HISD mourns loss of Board of Education Trustee Manuel Rodríguez Jr.

The HISD family is mourning the passing of Board of Education District III Trustee Manuel Rodríguez Jr., a dedicated servant to the children of Houston for 14 years and himself a product of HISD schools.

Rodríguez, who passed away on Wednesday, was elected to the board in 2003 and held every office, including assistant secretary, second vice president, first vice president, and in 2016, president of the Board of Education.

“We are heartbroken by the passing of Trustee Rodríguez, who was a pillar in the HISD community,” said Superintendent Richard Carranza. “He was a true advocate for educating all children and a champion for change. He was a wise man, a mentor, and a friend to us all. We will forever be indebted to him by his service to public education. His legacy will live on.”

HISD Board President Wanda Adams said Rodríguez was a strong leader in his community and supported the education of all HISD students.

“We are incredibly saddened by the loss of one on our beloved trustees. On behalf of the HISD Board of Education, I want to offer our condolences to his family, and those who reside in his district,” said HISD Board President Wanda Adams. “He served his community, his district and the students of Houston well. He made sure he was always a part of the process, even when he was going through difficult times. Trustee Rodríguez always put students first, always.”

Rodríguez was a champion of dual-credit and credit-recovery programs, as well as blended learning that put laptops in the hands of high school students. He also facilitated the establishment of the successful Maritime Academies at Austin, his alma mater, and Yates high schools, and he aided the creation of Liberty High School to serve older immigrant students. He also worked diligently to support the Milby High School community during the 2012 Bond Program.

Trustee Rodríguez graduated from Austin High School in 1970 after attending both Franklin Elementary and McReynolds Middle schools. A lifelong public servant, he served in the U.S. Air Force, worked as a community-relations specialist in the City of Houston, and was the founder of the MARVAA Corp., which provides assistance in education, housing, and community involvement.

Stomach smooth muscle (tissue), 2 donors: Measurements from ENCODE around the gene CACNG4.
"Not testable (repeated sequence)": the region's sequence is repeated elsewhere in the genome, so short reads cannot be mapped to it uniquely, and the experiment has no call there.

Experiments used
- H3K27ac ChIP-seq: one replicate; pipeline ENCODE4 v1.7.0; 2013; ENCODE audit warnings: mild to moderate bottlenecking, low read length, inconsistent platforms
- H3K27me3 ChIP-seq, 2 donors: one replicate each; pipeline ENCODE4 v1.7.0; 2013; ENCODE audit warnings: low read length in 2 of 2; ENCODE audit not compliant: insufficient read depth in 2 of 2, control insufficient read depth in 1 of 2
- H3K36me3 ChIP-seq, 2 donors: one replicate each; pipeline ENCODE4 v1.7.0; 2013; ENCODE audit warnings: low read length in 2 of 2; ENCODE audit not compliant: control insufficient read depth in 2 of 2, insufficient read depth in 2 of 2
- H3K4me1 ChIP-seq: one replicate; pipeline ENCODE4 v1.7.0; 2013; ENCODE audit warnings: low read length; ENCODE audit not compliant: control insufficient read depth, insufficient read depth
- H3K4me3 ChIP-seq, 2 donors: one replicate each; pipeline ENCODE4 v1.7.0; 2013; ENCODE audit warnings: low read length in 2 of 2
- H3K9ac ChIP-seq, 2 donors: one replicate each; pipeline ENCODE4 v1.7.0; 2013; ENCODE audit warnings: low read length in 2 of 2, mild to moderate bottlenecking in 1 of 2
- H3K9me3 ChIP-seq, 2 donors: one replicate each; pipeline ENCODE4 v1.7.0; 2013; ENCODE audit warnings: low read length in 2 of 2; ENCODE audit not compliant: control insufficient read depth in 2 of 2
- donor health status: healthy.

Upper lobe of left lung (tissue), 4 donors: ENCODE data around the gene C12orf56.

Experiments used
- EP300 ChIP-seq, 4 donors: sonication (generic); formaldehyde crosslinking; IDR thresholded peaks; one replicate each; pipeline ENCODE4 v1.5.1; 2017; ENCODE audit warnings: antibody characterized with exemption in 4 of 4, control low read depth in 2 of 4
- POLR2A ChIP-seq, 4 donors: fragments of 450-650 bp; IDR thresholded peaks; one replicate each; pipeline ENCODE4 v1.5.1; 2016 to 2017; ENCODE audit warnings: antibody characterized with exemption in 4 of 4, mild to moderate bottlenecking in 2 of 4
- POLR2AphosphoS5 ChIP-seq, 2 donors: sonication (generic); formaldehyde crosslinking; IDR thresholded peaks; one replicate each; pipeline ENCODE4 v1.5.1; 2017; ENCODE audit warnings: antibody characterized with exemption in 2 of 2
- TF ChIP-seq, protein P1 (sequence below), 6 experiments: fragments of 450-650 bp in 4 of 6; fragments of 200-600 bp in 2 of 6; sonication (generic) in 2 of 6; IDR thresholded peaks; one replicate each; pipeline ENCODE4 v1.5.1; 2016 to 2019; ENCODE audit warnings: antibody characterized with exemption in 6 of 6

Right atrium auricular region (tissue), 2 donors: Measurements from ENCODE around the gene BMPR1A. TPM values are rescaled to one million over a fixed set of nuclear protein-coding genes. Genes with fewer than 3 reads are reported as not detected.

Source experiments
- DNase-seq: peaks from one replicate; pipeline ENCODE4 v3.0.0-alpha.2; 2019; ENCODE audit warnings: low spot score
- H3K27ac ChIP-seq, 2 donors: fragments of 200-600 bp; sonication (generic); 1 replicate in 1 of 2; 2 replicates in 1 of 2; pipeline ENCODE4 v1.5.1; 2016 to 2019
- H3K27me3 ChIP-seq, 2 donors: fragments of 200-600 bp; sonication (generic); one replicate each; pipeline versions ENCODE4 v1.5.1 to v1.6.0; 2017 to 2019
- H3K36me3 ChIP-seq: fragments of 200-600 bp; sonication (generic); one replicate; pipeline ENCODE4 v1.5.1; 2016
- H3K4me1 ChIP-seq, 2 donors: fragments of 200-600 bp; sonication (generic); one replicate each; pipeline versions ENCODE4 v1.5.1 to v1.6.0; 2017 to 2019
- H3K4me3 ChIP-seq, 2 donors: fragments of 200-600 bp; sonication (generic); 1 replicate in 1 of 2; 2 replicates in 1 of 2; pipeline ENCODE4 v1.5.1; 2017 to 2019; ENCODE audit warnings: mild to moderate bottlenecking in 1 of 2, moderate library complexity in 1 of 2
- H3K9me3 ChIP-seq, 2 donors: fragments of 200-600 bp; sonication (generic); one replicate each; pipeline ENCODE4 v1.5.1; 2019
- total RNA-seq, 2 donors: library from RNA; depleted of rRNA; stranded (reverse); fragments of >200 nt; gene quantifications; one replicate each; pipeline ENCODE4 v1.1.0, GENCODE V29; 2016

From 2008-2011, Trustee Rodríguez represented HISD on the Board of Directors of the Texas Association of School Boards, and in 2010 he was elected president of the Mexican American School Board Members Association. He was inducted into the National Hispanic Institute Hall of Fame in 2013. Trustee Rodríguez was the recipient of many accolades, including the Houston East End Chamber 2008 Education Impact Award, an HISD commendation for meritorious service, and a community service award from the Texas House of Representatives for his work with Houston youth.

Rodríguez and his wife, Virginia, celebrated their 44th wedding anniversary in May and have four children together. Rodríguez, his wife, and all four of their children graduated from HISD schools.

Visitation will be 5-9 p.m. Thursday, Aug. 3, 2017, at Crespo Funeral Home-Broadway, 4136 Broadway St., Houston, TX, 77087.

The funeral service will be 10-11 a.m. Friday, Aug. 4, 2017, at St. Christopher Catholic Church, 8150 Park Place Blvd., Houston, TX 77017. A committal service will follow from 12:30-1 p.m. at Houston National Cemetery, 10410 Veterans Memorial Drive, Houston, TX, 77038.

2 thoughts on “HISD mourns loss of Board of Education Trustee Manuel Rodríguez Jr.

  1. Carlos J. López

    I had the opportunity to know Mr. Rodríguez and he was undoubtedly a remarkable member of the Hispanic community of Houston. He was a very polite person who always dedicated his best efforts to produce the highest possible results in the shortest period of time to positively influence those interested in advancing through education. He will certainly be remembered as one of those who after his family he tried in many ways to better the opportunities for the community to Move Forward. Thank You Manuel for the outstanding work you did.
    Carlos J. López

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